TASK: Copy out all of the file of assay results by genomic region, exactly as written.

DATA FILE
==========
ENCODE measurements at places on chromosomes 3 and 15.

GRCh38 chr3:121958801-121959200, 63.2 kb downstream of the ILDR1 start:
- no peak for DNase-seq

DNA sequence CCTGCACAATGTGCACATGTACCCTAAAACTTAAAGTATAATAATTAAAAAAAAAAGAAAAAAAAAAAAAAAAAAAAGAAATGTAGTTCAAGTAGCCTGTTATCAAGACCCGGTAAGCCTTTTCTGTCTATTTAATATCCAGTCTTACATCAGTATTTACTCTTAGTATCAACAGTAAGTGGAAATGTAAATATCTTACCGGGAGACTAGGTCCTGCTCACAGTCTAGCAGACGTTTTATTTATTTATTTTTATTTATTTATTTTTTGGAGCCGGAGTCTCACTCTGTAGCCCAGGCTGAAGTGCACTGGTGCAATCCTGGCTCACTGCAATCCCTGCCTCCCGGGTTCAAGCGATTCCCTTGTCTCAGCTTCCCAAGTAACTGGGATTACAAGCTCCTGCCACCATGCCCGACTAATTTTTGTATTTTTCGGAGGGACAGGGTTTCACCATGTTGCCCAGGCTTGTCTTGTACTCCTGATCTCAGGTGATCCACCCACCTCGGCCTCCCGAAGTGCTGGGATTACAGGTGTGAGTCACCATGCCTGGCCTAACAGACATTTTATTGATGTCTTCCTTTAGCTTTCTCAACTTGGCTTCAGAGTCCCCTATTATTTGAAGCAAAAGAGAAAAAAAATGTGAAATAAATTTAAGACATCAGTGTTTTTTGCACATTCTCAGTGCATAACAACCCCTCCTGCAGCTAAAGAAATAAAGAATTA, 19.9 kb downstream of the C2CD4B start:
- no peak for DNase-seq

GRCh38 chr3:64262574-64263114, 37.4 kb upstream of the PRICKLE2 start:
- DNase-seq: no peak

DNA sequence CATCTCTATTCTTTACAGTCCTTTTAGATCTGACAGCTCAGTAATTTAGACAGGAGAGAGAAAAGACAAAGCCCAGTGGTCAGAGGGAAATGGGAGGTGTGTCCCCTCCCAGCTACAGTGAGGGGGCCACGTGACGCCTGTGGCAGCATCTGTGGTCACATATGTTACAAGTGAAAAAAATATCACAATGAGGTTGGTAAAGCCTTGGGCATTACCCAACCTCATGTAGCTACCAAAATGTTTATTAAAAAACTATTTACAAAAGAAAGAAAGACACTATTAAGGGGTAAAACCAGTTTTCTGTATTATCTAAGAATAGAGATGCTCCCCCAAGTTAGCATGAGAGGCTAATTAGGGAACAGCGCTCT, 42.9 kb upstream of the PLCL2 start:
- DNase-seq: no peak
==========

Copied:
ENCODE measurements at places on chromosomes 3 and 15.

GRCh38 chr3:121958801-121959200, 63.2 kb downstream of the ILDR1 start:
- no peak for DNase-seq

DNA sequence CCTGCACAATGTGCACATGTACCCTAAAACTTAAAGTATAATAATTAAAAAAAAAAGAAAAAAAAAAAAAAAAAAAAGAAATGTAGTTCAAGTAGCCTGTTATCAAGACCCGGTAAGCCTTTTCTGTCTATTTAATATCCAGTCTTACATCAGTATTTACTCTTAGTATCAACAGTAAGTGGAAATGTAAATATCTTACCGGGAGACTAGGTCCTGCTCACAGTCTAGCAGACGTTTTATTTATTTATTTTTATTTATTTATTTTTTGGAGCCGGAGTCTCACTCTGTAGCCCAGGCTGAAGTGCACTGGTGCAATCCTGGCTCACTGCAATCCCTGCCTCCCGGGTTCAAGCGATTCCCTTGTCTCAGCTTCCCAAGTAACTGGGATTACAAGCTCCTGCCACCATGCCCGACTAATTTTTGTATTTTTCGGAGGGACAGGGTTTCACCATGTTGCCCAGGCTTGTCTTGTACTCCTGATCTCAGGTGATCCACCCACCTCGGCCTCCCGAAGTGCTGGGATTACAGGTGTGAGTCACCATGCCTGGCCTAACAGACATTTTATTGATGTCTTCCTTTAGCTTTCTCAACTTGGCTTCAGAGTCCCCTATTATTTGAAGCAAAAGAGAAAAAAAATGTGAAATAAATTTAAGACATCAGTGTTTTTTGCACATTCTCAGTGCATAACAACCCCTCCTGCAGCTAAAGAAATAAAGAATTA, 19.9 kb downstream of the C2CD4B start:
- no peak for DNase-seq

GRCh38 chr3:64262574-64263114, 37.4 kb upstream of the PRICKLE2 start:
- DNase-seq: no peak

DNA sequence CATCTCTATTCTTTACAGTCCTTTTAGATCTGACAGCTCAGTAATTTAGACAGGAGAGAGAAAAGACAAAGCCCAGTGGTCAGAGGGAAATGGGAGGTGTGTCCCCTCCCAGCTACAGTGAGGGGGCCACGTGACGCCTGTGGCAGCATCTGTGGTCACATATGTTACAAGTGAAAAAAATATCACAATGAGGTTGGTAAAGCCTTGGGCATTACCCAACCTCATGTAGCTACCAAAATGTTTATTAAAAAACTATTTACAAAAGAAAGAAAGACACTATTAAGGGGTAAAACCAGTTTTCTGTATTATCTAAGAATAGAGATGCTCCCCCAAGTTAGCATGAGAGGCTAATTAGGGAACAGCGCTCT, 42.9 kb upstream of the PLCL2 start:
- DNase-seq: no peak